Pope Francis has surely been a sign of contradiction. Leftists were first enthused, thinking his passion for social justice meant he was one of them. Now they are dismayed to discover he insists on social justice for the unborn and other powerless undesirables they would rather discard. The ideological right is ever vigilant, seeking out evidence of incipient socialist, collectivist tendencies in his comments. What to do with a pope who insists that the eternal verities are, indeed, both eternal and true while insisting with equal vigor that man was not made for the Sabbath, but the Sabbath for man? We could try listening, rather than judging everything he says through our own a priori set of assumptions.
The sacramental institution of marriage is one of the things Pope Francis has weighed in on that has sent both the left and the right into unwarranted tizzies. The pope is reported to have mused that a good 50% of all marriages are invalid and is open to the idea of some remarried Catholics receiving communion without having had a proper annulment. This has inspired hope on the left that they have found an unlikely ally in their assault on marriage and the family. It has inspired fear of the same on the right. Both the hopes and fears are the unwarranted fantasies of those incapable of seeing things without the coloring of an ideological lens
Before I get down to business, I must note that I have no personal stake in this. I am divorced. I do not have an annulment because, in 1991 the priest who examined my application discovered I fit a narrow set of criteria that allowed for the dissolution of the marriage under a little known and seldom used provision called a Petrine Privilege. Application had to be made to the Vatican and, with the pope’s approval, the marriage would be dissolved. I am free to date and re-marry. But it is not just a get-out-of-jail free card. Should I decide I want to re-marry, both my proposed partner and I must receive the recommendation of a priest, the recommendation of the marriage tribunal in my original diocese and the request must be sent to the Vatican. I can then re-marry if the pope sends back formal approval of the match. I have never gotten so serious with anyone that I had to explain these hoops to them. It does amuse me to think that if ever I should get so serious, the woman in question will probably be more than a little taken aback to discover I literally have to get the pope’s permission first.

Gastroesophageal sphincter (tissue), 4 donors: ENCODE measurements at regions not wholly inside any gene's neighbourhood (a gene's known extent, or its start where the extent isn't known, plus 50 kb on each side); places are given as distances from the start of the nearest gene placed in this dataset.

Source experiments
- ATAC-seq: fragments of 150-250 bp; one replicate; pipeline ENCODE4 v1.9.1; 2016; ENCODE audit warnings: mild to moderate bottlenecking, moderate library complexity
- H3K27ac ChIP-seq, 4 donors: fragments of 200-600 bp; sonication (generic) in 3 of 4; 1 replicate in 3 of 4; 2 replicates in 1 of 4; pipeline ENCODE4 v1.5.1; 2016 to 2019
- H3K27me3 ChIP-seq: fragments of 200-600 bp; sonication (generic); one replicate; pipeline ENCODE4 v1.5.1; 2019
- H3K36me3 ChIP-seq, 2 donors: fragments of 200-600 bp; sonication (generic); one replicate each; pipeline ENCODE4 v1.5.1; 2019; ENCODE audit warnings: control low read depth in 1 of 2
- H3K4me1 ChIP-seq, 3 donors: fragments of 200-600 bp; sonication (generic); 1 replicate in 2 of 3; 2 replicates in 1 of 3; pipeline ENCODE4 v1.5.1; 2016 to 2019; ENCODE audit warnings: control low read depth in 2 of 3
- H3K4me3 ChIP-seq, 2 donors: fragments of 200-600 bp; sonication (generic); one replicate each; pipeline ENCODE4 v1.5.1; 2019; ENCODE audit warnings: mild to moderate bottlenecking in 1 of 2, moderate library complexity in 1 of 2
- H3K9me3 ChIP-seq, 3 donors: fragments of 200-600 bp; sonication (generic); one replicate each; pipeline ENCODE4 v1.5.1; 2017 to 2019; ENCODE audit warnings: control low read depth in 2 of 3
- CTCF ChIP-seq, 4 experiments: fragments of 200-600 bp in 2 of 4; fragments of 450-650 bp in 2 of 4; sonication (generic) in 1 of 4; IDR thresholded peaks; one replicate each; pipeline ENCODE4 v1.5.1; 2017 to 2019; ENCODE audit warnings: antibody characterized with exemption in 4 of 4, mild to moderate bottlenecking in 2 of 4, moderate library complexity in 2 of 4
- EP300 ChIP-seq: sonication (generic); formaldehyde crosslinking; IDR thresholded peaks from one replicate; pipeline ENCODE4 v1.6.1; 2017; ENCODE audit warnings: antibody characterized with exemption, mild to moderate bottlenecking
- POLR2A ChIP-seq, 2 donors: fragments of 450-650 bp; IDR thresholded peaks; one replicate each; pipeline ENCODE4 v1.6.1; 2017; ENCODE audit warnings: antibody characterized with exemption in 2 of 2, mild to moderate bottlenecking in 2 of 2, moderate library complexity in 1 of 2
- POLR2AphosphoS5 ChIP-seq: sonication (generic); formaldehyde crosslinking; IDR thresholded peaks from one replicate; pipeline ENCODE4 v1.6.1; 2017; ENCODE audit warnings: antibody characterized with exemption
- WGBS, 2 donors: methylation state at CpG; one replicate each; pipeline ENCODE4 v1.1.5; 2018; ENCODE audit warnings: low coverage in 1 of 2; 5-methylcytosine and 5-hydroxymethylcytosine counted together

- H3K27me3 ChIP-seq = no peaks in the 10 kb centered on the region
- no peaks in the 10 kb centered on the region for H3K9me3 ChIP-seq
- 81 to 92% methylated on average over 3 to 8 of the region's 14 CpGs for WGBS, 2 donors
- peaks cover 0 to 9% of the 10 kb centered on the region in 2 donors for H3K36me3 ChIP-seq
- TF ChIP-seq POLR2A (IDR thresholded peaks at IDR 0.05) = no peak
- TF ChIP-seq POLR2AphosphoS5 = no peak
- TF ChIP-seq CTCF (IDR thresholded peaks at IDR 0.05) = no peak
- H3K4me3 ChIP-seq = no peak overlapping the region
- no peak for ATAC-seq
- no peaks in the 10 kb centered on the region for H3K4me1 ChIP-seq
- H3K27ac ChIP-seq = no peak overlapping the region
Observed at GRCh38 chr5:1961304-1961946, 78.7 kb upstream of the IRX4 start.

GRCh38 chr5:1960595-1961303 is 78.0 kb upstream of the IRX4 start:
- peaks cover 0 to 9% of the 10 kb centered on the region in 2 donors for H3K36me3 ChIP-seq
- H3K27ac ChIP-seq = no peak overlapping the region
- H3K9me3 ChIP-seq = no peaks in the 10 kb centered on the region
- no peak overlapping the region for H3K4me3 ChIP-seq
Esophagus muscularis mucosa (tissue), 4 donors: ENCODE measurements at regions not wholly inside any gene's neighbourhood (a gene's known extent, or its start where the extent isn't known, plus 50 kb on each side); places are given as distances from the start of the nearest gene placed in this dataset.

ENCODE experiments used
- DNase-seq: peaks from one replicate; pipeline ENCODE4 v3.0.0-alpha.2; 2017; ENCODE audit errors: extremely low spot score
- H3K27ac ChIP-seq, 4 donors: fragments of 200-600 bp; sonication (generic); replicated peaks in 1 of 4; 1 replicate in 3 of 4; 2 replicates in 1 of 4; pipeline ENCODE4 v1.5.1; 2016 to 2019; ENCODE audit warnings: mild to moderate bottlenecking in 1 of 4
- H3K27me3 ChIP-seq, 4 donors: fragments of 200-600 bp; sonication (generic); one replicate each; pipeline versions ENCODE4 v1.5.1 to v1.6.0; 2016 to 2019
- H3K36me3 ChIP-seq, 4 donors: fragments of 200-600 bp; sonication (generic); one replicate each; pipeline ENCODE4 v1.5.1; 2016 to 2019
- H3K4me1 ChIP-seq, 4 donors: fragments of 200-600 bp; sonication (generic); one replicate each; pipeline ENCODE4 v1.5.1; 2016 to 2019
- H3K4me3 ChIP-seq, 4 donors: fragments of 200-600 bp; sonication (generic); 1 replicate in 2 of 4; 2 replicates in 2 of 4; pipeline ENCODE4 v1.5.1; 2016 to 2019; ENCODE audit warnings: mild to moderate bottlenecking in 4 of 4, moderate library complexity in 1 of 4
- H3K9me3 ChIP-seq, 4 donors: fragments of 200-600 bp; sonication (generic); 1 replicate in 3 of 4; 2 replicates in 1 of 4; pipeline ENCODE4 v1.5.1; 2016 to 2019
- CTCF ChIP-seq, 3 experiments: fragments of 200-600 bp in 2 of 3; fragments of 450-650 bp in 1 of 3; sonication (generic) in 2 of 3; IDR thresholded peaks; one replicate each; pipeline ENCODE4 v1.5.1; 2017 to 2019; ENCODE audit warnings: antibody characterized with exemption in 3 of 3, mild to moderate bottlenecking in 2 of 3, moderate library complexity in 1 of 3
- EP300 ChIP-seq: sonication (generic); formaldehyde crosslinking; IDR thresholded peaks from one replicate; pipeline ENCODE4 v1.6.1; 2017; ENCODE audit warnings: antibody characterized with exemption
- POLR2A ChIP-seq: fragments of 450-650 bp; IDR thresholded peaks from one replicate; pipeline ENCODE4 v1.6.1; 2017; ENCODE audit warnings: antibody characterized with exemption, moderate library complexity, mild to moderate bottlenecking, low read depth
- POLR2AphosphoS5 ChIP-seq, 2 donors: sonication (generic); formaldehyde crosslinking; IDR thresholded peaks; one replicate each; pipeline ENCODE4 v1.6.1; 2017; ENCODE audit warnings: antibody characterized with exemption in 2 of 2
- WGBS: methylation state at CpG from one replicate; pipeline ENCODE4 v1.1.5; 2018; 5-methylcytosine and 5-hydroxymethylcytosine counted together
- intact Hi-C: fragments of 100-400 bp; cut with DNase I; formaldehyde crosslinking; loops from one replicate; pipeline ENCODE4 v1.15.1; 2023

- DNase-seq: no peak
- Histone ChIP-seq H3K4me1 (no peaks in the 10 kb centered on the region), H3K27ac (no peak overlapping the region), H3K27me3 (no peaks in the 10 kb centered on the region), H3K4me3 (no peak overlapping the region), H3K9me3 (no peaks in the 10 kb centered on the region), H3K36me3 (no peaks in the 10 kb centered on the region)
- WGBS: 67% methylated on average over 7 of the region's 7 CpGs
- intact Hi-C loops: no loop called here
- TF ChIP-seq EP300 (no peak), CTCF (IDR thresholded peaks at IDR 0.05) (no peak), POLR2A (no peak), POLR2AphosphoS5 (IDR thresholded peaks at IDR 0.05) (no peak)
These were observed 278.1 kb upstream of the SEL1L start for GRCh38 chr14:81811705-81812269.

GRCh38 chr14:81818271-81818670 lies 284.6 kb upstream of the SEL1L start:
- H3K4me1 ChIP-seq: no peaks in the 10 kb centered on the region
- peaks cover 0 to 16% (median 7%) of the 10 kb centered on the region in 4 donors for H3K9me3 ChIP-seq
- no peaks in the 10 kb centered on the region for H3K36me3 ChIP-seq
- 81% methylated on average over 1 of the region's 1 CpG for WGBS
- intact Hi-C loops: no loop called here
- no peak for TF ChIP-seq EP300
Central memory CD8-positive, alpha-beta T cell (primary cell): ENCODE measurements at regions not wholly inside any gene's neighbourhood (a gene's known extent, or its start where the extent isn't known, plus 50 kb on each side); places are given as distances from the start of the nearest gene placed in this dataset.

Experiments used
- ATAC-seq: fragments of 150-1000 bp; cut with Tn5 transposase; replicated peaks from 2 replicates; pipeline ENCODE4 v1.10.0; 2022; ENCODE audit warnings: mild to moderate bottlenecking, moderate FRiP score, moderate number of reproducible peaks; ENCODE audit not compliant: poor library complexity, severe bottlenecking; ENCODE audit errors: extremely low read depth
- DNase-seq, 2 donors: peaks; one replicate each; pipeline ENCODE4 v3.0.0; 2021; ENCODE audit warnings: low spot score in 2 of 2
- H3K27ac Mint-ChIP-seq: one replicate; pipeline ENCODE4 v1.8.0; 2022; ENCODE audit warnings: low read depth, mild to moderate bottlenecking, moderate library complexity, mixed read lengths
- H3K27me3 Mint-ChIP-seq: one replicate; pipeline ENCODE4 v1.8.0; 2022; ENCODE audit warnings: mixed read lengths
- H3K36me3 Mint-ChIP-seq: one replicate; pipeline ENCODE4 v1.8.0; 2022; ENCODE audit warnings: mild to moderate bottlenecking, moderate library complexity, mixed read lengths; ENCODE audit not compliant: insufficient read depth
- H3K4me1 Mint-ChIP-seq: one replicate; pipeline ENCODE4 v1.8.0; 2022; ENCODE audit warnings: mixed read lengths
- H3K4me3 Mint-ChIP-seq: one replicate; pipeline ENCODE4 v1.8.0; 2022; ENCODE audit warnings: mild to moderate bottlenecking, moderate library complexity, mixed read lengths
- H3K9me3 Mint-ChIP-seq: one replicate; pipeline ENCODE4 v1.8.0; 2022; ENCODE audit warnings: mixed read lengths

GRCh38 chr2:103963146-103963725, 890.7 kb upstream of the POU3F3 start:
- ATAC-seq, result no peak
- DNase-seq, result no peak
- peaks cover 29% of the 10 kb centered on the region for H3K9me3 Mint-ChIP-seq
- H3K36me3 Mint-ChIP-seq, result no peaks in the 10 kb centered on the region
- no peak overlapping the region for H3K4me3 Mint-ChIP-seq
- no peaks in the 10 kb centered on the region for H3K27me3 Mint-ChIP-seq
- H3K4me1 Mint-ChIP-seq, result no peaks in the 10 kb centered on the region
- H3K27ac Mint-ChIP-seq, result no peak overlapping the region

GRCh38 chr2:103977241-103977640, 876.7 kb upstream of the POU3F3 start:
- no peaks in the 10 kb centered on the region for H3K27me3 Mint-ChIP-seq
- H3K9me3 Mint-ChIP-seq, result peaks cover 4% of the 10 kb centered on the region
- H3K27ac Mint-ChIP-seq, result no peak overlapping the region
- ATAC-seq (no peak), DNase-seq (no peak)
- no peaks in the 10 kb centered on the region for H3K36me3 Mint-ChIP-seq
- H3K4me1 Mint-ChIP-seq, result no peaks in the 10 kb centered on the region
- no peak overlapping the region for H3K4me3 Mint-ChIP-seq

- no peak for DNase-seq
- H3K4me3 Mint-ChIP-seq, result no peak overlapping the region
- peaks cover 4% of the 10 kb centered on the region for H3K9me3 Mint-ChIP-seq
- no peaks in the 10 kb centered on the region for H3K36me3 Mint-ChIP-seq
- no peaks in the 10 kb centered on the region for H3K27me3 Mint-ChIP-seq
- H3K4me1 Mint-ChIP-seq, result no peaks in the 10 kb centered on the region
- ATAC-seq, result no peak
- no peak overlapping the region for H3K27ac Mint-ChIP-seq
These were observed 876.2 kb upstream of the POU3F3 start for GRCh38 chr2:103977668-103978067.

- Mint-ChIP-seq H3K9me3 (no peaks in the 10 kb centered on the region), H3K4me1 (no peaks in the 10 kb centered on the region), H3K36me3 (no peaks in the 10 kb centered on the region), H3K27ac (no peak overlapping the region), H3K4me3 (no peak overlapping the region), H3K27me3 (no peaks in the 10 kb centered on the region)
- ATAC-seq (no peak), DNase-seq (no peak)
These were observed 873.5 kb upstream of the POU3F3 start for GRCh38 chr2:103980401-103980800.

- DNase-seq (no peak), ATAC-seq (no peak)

The process of annulment is designed to determine whether a marriage was sacramentally valid in the first place. This requires the informed, free consent of the parties to the marriage. If that is lacking, it is not a valid sacramental marriage, in which case an annulment can be granted. An annulment is not (or should not be) a Catholic ‘divorce.’ Rather, it is a formal finding, after investigation, that the presumed marriage lacked the elements to make it sacramentally valid. This website on Catholic Culture provides a good article for laymen on the criteria involved. In all such decisions human judgment is involved, which means there can be errors of judgment. Provided that real diligence and deference to authentic teaching of faith is observed, such errors will be rare and can be corrected with appeal.
But what happens when an entire culture undergoes a collective breakdown?
Sometime beginning in the ’50s, I think (it could be earlier, but certainly not later), more than a few Catholic officials and priests were seduced by a culture of therapy which assaulted the culture of faith. Though most were well-intended, it was a terrible vanity to think their transient feelings trumped the accumulated wisdom of the faith. But the smoke of satan was rising and these officials started passing annulments out like party hats. A vain shepherd may honestly believe he has liberated the sheep when he sets them to roam where he should know wolves lurk, but it will not release him from his responsibility to the Master when sheep are slaughtered. The faithful were not liberated from the constraints of faith, but exposed to wolves bent on shredding a culture by unrelenting assaults on marriage and family.